Is prehospital treatment of acute stroke too expensive? An economic evaluation based on the first trial

Cerebrovasc Dis. 2014;38(6):457-63. doi: 10.1159/000371427. Epub 2014 Dec 20.


Background: Recently, a strategy for treating stroke directly at the emergency site was developed. It was based on the use of an ambulance equipped with a scanner, a point-of-care laboratory, and telemedicine capabilities (Mobile Stroke Unit). Despite demonstrating a marked reduction in the delay to thrombolysis, this strategy is criticized because of potentially unacceptable costs.

Methods: We related the incremental direct costs of prehospital stroke treatment based on data of the first trial on this concept to one year direct cost savings taken from published research results. Key parameters were configuration of emergency medical service personnel, operating distance, and population density. Model parameters were varied to cover 5 different relevant emergency medical service scenarios. Additionally, the effects of operating distance and population density on benefit-cost ratios were analyzed.

Results: Benefits of the concept of prehospital stroke treatment outweighed its costs with a benefit-cost ratio of 1.96 in the baseline experimental setting. The benefit-cost ratio markedly increased with the reduction of the staff and with higher population density. Maximum benefit-cost ratios between 2.16 and 6.85 were identified at optimum operating distances in a range between 43.01 and 64.88 km (26.88 and 40.55 miles). Our model implies that in different scenarios the Mobile Stroke Unit strategy is cost-efficient starting from an operating distance of 15.98 km (9.99 miles) or from a population density of 79 inhabitants per km2 (202 inhabitants per square mile).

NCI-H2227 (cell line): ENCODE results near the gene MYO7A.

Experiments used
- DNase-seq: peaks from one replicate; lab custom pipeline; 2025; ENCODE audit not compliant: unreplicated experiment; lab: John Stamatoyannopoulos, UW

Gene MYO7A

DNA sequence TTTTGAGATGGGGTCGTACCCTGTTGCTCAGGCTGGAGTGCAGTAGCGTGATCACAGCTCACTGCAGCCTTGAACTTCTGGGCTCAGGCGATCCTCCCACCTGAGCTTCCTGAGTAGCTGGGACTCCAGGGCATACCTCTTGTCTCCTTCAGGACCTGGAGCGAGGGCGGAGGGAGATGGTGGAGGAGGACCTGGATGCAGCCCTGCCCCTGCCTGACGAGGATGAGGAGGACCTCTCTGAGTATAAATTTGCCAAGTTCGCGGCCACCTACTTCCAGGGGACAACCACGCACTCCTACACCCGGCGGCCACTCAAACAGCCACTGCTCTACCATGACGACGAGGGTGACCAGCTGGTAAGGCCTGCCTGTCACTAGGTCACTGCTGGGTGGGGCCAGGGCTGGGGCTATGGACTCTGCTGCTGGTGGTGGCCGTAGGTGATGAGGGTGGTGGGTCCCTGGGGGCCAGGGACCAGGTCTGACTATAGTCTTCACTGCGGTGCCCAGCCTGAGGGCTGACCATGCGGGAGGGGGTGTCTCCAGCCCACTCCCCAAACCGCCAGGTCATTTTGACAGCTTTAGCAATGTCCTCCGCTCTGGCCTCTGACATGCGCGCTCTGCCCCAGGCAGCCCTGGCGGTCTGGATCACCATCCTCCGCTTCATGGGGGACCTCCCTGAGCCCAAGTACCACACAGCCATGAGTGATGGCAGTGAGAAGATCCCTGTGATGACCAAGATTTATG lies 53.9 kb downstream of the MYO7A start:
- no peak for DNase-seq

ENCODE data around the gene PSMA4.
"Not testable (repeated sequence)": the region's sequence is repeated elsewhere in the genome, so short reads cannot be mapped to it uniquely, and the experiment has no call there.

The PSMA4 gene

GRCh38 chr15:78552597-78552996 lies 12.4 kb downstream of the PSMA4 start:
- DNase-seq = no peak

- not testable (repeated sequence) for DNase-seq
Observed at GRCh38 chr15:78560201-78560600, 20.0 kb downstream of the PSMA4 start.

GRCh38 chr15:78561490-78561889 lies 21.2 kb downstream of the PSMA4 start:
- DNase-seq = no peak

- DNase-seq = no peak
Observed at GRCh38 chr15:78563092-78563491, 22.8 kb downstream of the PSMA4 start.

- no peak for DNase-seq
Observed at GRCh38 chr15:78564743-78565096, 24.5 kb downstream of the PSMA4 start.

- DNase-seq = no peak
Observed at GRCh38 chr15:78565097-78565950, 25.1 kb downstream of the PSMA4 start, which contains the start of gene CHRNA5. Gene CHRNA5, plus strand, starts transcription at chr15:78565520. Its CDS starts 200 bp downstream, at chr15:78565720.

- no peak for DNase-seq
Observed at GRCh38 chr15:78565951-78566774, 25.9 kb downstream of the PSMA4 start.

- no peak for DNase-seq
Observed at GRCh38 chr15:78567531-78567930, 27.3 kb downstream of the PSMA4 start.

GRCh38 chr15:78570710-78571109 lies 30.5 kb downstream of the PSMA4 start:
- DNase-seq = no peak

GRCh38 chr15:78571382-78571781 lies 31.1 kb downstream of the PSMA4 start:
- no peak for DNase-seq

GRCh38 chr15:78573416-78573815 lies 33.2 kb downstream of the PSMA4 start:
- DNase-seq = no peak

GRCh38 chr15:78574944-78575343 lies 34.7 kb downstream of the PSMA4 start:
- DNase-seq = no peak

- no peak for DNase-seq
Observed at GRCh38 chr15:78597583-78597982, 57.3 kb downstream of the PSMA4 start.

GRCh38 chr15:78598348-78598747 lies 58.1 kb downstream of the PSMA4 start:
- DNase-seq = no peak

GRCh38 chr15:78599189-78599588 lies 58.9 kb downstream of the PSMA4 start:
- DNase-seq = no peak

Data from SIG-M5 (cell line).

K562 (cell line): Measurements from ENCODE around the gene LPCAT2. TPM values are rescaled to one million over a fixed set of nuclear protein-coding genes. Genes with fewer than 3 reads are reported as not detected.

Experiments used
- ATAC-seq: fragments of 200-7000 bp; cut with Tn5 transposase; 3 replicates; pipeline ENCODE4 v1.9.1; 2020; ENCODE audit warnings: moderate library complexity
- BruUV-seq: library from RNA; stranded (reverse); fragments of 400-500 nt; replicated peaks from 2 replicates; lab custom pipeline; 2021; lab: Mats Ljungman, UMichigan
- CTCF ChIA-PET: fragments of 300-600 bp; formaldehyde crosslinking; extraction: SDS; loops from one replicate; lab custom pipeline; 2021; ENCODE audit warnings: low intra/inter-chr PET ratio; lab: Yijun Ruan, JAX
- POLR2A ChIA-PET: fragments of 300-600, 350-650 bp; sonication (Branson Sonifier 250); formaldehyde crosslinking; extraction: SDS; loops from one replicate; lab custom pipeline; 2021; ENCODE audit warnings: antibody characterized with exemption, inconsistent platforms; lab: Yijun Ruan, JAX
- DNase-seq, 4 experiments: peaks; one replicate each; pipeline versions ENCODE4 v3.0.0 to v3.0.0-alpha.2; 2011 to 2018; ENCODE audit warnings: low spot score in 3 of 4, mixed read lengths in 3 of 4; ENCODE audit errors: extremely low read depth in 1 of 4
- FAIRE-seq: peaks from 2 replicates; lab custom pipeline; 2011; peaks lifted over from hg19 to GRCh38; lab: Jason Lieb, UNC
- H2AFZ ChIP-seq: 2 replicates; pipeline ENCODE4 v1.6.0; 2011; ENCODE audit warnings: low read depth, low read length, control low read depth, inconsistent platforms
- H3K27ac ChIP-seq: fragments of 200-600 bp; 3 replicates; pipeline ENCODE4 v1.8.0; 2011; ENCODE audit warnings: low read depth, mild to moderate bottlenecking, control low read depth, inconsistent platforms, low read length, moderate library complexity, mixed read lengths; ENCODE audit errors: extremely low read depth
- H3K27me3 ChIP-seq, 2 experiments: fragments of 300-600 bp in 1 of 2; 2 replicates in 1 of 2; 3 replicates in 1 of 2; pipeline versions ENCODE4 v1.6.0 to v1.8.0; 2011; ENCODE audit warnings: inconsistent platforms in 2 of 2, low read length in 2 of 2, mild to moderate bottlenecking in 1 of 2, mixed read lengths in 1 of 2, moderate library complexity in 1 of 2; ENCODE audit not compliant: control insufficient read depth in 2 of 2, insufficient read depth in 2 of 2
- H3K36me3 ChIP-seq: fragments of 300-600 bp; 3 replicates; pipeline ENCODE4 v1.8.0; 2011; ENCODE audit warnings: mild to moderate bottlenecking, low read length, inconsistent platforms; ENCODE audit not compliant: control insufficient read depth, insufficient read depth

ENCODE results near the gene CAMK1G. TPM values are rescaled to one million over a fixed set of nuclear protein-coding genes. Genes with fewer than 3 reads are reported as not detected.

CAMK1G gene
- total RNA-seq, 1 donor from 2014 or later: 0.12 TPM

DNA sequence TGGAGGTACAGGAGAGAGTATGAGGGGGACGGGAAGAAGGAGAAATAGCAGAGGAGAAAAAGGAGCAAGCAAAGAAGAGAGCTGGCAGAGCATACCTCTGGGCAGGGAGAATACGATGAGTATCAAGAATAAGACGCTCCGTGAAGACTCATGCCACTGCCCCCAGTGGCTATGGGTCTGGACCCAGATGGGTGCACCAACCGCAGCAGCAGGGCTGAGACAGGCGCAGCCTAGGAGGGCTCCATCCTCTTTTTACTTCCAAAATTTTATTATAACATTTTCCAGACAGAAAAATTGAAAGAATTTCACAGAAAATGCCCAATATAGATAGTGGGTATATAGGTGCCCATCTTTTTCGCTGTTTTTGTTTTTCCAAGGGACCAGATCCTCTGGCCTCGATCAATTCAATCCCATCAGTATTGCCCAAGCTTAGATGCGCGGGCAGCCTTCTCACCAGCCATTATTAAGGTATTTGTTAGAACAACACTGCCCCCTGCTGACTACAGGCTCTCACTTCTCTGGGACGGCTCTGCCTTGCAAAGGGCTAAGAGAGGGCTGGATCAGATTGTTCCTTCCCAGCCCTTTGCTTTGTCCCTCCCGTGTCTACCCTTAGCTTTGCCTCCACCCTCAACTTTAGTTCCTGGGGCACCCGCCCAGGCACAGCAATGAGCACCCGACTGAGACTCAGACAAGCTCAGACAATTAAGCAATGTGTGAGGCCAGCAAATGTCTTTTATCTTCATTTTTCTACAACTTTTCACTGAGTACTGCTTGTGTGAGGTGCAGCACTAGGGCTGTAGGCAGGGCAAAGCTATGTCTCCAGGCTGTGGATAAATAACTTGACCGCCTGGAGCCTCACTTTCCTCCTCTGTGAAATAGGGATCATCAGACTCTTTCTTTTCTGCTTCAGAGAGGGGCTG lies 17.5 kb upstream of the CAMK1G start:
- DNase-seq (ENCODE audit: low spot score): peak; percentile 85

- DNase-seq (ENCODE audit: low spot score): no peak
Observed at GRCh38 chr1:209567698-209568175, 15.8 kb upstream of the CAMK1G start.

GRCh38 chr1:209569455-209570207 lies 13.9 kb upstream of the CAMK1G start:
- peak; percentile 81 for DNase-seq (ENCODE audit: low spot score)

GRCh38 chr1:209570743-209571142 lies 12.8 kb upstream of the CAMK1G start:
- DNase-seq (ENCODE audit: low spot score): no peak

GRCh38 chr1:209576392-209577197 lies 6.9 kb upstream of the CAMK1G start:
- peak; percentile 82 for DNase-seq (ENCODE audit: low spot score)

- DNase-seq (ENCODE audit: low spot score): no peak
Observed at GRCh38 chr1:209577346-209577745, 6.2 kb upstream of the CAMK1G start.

Conclusion: This study indicates that based on a one-year benefit-cost analysis that prehospital treatment of acute stroke is highly cost-effective across a wide range of possible scenarios. It is the highest when the staff size of the Mobile Stroke Unit can be reduced, for example, by the use of telemedical support from hospital experts. Although efficiency is positively related to population density, benefit-cost ratios can be greater than 1 even in rural settings.

MeSH terms

  • Ambulances
  • Cost-Benefit Analysis
  • Emergency Medical Services / economics
  • Emergency Medical Services / methods*
  • Health Care Costs*
  • Humans
  • Stroke / drug therapy*
  • Telemedicine / economics
  • Telemedicine / methods*
  • Thrombolytic Therapy / economics
  • Thrombolytic Therapy / methods*
  • Time-to-Treatment